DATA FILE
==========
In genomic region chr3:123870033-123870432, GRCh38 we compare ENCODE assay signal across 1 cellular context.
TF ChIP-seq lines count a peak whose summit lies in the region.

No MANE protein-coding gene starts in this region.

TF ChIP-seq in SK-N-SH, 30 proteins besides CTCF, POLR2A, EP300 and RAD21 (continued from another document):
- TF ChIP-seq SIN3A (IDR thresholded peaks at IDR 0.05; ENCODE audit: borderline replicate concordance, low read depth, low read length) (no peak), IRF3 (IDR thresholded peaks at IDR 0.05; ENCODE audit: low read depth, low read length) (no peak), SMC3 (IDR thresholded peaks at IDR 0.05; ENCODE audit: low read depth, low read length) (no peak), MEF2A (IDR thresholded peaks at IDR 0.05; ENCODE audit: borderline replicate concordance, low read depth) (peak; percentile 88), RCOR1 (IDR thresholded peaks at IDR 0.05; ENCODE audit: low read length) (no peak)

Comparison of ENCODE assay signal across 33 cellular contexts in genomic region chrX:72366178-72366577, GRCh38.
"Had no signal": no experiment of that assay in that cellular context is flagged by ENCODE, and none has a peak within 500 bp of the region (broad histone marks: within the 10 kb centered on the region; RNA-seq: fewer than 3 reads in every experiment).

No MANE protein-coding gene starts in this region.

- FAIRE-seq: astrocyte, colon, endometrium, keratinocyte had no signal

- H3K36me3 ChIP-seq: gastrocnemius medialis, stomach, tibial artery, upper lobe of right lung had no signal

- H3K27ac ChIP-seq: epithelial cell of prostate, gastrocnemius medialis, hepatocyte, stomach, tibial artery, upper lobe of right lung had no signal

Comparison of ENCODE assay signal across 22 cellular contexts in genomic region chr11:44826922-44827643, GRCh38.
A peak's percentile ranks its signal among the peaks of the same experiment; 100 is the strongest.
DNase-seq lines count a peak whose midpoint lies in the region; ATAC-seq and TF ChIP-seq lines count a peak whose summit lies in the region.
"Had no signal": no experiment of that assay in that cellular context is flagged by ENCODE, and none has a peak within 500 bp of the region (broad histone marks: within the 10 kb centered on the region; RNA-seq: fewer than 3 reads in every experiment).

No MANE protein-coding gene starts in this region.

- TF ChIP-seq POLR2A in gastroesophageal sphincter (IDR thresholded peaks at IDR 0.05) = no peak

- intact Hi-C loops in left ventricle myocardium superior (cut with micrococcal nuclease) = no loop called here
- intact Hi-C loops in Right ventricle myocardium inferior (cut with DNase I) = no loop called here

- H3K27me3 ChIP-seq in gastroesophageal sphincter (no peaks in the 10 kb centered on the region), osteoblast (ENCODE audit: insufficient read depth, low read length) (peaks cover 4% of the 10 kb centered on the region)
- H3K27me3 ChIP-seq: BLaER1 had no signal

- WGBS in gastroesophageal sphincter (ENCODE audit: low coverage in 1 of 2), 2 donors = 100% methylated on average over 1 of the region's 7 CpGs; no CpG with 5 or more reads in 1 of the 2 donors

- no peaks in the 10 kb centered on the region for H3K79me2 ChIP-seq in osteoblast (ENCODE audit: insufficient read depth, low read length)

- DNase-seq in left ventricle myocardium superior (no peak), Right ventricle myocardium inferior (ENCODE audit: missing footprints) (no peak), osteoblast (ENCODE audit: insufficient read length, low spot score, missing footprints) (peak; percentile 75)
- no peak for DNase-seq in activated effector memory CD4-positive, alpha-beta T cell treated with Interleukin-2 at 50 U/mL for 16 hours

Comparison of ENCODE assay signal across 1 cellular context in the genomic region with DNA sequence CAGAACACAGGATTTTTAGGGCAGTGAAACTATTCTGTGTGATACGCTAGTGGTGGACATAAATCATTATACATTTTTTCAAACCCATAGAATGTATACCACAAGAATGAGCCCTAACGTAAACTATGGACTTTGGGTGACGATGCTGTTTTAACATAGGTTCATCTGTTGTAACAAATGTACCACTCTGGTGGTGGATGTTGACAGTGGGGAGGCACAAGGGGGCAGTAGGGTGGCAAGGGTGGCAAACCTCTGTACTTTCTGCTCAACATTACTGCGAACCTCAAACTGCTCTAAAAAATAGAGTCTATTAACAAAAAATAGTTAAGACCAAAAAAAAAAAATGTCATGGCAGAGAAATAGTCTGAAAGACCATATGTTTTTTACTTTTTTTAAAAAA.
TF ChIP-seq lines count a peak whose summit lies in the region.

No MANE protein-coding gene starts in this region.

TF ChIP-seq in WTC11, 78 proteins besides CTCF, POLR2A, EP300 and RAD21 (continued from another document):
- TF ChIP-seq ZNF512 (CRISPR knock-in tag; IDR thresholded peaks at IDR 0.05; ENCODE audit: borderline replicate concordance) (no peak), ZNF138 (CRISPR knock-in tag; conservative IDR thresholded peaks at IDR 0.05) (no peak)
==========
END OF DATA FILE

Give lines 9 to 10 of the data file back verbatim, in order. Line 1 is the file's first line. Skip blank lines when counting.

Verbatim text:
- FAIRE-seq: astrocyte, colon, endometrium, keratinocyte had no signal

- H3K36me3 ChIP-seq: gastrocnemius medialis, stomach, tibial artery, upper lobe of right lung had no signal